If compounders register with FDA as outsourcing facilities, hospitals and other health care providers that purchase compounded drugs necessary to meet the medical needs of their patients can provide patients with drugs that were compounded in outsourcing facilities that are subject to cGMP requirements and increased federal oversight.

As a purchaser of compounded drugs, you can play an important role in improving the quality of compounded drugs by requiring compounding pharmacies that supply drugs to your facility to register as outsourcing facilities. Once they register, you and the patients you serve can be assured that FDA will inspect these facilities on a risk-based schedule, hold them to cGMP requirements, monitor the adverse event reports they are required to submit to the agency, and require appropriate labeling.

Operating under cGMPs is a new experience for pharmacies recently registered as 503B facilities. The requirements can be confusing, and the preliminary draft guidance published by FDA2 may be interpreted by some as tentative.3 But offsetting these concerns is the clear language in the FD&C Act describing FDA authority to conduct inspections of 503B facilities, which should help allay concerns on the part of hospital pharmacists and purchasers regarding the quality and safety of CSPs coming from these facilities.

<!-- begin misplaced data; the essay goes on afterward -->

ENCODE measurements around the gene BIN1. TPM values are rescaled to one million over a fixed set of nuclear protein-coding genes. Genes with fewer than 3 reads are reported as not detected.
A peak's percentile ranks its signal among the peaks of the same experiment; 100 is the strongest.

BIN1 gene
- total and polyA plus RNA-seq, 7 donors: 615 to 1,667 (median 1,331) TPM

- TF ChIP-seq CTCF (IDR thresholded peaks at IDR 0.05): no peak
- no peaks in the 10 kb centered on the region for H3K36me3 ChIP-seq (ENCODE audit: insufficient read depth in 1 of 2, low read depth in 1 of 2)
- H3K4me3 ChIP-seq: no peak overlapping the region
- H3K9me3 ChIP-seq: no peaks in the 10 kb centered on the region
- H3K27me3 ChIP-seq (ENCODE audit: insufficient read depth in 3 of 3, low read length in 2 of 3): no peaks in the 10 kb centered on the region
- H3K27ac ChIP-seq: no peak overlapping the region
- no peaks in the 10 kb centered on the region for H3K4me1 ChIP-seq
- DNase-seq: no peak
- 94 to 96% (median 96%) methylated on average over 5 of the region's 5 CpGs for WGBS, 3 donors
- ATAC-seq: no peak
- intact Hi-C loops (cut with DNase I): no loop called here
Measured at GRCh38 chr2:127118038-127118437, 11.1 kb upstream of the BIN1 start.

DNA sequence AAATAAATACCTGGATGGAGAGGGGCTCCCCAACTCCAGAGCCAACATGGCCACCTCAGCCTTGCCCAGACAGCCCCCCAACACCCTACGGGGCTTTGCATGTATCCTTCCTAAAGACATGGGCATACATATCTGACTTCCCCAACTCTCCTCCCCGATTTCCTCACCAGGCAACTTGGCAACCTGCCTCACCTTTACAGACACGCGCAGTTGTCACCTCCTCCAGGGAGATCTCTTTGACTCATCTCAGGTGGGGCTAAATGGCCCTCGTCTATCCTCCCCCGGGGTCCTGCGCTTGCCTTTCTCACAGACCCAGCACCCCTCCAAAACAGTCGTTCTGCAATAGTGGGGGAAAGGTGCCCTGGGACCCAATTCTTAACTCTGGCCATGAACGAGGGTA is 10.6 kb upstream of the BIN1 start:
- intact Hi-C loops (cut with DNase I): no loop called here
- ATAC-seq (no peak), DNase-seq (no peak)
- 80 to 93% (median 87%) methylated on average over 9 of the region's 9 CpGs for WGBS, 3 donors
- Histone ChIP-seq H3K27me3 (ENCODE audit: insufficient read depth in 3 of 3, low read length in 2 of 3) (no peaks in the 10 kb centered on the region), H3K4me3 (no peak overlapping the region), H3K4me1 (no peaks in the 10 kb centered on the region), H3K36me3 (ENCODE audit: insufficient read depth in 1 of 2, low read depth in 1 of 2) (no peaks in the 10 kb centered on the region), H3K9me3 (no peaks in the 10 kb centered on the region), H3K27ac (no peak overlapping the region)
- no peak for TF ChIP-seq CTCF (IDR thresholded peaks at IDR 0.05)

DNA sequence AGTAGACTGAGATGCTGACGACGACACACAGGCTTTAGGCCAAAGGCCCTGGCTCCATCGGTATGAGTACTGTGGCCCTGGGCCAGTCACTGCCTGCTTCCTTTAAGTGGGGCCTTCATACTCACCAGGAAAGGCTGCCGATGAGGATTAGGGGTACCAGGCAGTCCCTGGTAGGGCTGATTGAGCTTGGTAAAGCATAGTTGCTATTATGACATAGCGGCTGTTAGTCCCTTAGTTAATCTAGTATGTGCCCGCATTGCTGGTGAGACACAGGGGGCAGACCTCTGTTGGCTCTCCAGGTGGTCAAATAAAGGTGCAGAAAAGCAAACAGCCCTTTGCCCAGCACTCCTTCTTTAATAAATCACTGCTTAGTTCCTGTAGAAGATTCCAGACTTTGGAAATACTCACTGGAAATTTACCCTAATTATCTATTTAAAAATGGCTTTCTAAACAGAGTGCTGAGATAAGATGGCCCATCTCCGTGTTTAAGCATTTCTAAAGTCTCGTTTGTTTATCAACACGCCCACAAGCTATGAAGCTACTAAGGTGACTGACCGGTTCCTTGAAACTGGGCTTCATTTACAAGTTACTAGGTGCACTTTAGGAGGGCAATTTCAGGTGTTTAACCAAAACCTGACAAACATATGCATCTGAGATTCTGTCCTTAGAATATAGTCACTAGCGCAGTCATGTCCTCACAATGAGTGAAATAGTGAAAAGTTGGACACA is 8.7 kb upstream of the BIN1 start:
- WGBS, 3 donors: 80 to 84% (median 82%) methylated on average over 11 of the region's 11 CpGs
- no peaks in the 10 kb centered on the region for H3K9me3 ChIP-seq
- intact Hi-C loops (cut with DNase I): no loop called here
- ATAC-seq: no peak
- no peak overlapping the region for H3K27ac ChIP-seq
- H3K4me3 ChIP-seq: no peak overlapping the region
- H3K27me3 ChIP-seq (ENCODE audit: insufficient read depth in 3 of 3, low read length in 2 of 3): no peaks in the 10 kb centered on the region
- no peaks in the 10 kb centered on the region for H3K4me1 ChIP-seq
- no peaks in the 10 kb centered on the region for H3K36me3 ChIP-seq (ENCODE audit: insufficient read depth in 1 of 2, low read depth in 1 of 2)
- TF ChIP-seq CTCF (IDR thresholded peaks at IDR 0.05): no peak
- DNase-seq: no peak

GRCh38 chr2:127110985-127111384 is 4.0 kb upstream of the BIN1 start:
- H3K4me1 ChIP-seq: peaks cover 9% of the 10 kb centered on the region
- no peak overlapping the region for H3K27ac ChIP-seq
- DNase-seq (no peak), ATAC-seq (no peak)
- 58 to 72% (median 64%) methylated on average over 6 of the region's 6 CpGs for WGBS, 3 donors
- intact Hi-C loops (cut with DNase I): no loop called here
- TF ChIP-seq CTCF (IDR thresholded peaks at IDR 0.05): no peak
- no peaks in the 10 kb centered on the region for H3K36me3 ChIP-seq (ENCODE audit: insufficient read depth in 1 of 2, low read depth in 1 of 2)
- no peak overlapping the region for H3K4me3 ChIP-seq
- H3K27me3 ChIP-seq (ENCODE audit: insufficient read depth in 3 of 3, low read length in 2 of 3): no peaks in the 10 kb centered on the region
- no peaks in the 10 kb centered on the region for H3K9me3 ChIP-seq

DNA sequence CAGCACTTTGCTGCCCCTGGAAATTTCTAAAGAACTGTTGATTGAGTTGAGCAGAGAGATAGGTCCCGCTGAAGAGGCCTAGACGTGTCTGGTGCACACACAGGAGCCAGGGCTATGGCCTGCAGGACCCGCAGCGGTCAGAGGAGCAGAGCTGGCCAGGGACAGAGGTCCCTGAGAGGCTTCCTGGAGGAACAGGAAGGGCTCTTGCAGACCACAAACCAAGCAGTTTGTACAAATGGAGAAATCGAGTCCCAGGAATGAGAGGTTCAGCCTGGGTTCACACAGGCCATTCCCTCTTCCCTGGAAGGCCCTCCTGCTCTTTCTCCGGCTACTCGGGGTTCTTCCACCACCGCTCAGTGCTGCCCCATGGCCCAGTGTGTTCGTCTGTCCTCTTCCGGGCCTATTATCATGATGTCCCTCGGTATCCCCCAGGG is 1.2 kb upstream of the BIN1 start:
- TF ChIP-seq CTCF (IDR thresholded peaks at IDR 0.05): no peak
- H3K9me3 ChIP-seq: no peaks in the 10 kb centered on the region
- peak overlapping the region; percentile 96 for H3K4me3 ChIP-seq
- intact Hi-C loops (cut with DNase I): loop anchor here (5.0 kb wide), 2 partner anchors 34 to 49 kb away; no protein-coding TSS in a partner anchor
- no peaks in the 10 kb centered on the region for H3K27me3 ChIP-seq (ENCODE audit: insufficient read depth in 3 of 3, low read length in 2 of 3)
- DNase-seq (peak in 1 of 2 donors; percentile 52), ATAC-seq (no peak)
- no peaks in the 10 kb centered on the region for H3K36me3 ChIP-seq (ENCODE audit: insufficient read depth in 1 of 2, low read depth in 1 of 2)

References

  1. Hamburg MA. Food and Drug Administration. Letter to Hospitals/Purchasers (January 8, 2014). http://www.fda.gov/downloads/Drugs/GuidanceComplianceRegulatoryInformation/PharmacyCompounding/UCM380599.pdf. Accessed October 6, 2014.
  2. Food and Drug Administration. Guidance for Industry. Current Good Manufacturing Practice—Interim Guidance for Human Drug Compounding Outsourcing Facilities Under Section 503B of the FD&C Act (draft guidance). http://www.fda.gov/downloads/Drugs/GuidanceComplianceRegulatoryInformation/Guidances/UCM403496.pdf. Accessed October 6, 2014.
  3. Miller DG. IACP’s continuing support of compounding pharmacists: letter to the FDA concerning 503B outsourcing facilities. Intl J Pharm Compounding. 2014;18(2):117-118.